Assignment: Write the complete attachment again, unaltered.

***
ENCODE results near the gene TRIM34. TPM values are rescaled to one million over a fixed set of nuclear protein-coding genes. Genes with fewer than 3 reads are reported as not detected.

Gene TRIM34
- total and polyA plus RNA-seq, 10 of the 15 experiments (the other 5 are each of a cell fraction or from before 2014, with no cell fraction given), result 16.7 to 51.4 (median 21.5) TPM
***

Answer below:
ENCODE results near the gene TRIM34. TPM values are rescaled to one million over a fixed set of nuclear protein-coding genes. Genes with fewer than 3 reads are reported as not detected.

Gene TRIM34
- total and polyA plus RNA-seq, 10 of the 15 experiments (the other 5 are each of a cell fraction or from before 2014, with no cell fraction given), result 16.7 to 51.4 (median 21.5) TPM